Another earthquake

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Faerie (March 11, 2011, 11:53:35 AM):
Another one - this one hitting Japan (well the Tsunami did) - 8.9 on the scale.

Further to this, I went cruising the interwebs and came across this site:

which makes for some fascinating reading.

GCG (March 11, 2011, 12:18:50 PM):
my problem with those graphs, is that, today, our reporting skills are better, and every sneezing hamster gets news coverage.
as technology and connectivity increases, the disasters increase. me feeling is, back in the day, if there was a tsunami in japan, who knew, there was no cnn or sky news. and during the war, who had time worry about a volcanic eruption in where-eversville?
i wonder, if the lack of reliable information was factored into those stats they have?
GCG (March 11, 2011, 12:30:28 PM):
the site says:
The information on natural disasters presented here is taken from EM-DAT: The OFDA/CRED International Disaster Database. In order for a disaster to be entered into the database at least one of the following criteria has to be fulfilled:

• 10 or more people reported killed
• 100 people reported affected
• a call for international assistance
• declaration of a state of emergency

a whole bunch of problems right there.

im assuming their point was, that there is an increase in disasters of late.

i searched south africa, and found a few distaster in the 80's, 90's and naughties. and two in the 50's. so, nothing happened in between? no floods, no droughts, no earthquakes?
i hardly feel they should be calling it a 'trend' when they have only accessed 1900-2009 worth of data. and very sketchy data in the early days. and i dont much about the earth and climates, but im sure that to draw up graphs and charts based on 110 odd years worth of data, and calling it a trend, is a bit much.

i can just see how a woo would latch onto this, and tote the increae of disasters as a results of 'morality of the times'. pish.
Rigil Kent (March 11, 2011, 12:37:30 PM):
GCG, I would be surprised if reporting skills played anything more than a minor role in explaining the upward trend. The time line only goes back as far as 1900. At the time there would have been precious few very isolated countries left. Its unlikely that a large natural disaster would go unnoticed by statisticians keen on populating their ANOVA spreadsheets, or whatever the equivalent was back in Pluto's planetary days.

The criteria in your second post of what constitutes a disaster seems heavily dependent on population density, which is known to change over time. One should probably consider correcting the data for population growth to gain better insight into a true escalation of disaster.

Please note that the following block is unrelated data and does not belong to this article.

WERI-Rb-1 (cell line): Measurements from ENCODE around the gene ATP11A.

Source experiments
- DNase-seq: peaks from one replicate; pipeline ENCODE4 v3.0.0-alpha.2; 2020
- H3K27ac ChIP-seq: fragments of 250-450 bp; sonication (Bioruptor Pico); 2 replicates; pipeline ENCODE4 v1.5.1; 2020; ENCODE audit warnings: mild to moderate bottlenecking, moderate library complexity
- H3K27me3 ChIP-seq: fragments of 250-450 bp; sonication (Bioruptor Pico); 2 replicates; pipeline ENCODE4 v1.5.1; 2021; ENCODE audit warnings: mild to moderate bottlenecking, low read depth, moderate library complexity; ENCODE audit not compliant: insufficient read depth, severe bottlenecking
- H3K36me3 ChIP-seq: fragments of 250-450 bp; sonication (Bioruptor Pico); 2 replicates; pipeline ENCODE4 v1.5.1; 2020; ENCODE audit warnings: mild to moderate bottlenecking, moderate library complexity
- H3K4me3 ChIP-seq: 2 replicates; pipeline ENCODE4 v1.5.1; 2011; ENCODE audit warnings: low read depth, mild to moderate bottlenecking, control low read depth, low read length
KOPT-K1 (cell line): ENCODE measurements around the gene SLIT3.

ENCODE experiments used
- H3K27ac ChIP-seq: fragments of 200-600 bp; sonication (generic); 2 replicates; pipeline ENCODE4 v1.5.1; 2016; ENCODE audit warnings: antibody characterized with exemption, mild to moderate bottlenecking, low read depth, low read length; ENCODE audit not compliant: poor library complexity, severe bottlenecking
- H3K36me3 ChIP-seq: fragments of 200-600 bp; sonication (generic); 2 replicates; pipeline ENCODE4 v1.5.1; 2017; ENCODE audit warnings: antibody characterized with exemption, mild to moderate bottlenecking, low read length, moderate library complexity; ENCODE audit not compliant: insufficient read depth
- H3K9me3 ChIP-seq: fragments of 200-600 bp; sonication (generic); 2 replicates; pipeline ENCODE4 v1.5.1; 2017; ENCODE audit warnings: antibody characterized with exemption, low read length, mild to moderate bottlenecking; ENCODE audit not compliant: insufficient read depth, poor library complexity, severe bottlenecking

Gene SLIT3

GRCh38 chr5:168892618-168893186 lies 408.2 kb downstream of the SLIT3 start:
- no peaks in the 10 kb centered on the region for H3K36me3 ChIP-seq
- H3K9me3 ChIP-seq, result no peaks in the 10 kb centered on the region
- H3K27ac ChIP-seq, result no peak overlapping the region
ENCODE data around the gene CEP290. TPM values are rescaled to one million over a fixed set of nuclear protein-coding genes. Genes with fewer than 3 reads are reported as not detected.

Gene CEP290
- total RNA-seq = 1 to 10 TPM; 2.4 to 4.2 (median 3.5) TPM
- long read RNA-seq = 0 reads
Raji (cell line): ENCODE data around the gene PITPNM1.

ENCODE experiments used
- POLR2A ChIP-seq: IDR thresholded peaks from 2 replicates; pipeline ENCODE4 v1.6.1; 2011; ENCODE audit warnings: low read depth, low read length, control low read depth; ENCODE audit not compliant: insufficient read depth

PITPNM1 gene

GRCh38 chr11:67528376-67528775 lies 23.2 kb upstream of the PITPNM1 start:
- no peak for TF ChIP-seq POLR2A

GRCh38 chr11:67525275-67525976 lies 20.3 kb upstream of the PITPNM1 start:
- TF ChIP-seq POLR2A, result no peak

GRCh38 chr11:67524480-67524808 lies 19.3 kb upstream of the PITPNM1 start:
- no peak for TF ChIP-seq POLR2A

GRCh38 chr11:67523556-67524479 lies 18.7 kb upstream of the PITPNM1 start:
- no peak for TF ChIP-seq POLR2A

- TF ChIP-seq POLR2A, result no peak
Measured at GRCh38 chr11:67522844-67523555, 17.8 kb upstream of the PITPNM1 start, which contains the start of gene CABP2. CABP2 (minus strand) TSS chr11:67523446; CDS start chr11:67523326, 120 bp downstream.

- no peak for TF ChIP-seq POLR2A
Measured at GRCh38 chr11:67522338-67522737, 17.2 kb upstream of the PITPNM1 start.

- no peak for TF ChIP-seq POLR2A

Lurkie (March 11, 2011, 13:39:05 PM):
Two good places to find reliable earthquake info are the USGS and IRIS websites:

This data is recorded by the global seismic network, which has a network sensitivity of approx magnitude = 5 (meaning that ALL earthquakes having magnitudes of 5 or more will be recorded reliably, whereas only a subset of those having magnitudes less than 5 will be recorded).

As a matter of interest, Japan has had over 30 aftershocks today, following the M = 8.9 earthquake this morning.

Regarding reporting trends. The public definitely has the impression that worldwide seismicity rates are increasing because of increased media reporting. However, if you look at the data, no such trend is evident.

Whenever a new geophone/accelerometer is connected to the global network, the sensitivity of the network is increased and smaller and smaller seismic events recorded. So, if you look at the sheer numbers of events recorded per year, it looks like the planet has cranked up its yearly earthquake quota. However, if you only look at those magnitudes above the network sensitivity (i.e. all events that are reliably recorded), you'll see that, on average, the same number of events per magnitude range is generated each year. As an example, the Earth experiences about 1400 events in the magnitude range 5 - 5.9 each year; about 125 in the range 6 - 6.9; and about 14 in the range 7 - 7.9.

If you plot the log of the average number of events generated each year for each of the magnitude ranges, you get a straight line with a slope that stays relatively constant on a yearly basis. This indicates that worldwide seismcity rates are not increasing and seismic Armageddon is not around the corner

The global seismic monitor makes for an interesting visit (not quite real time!):


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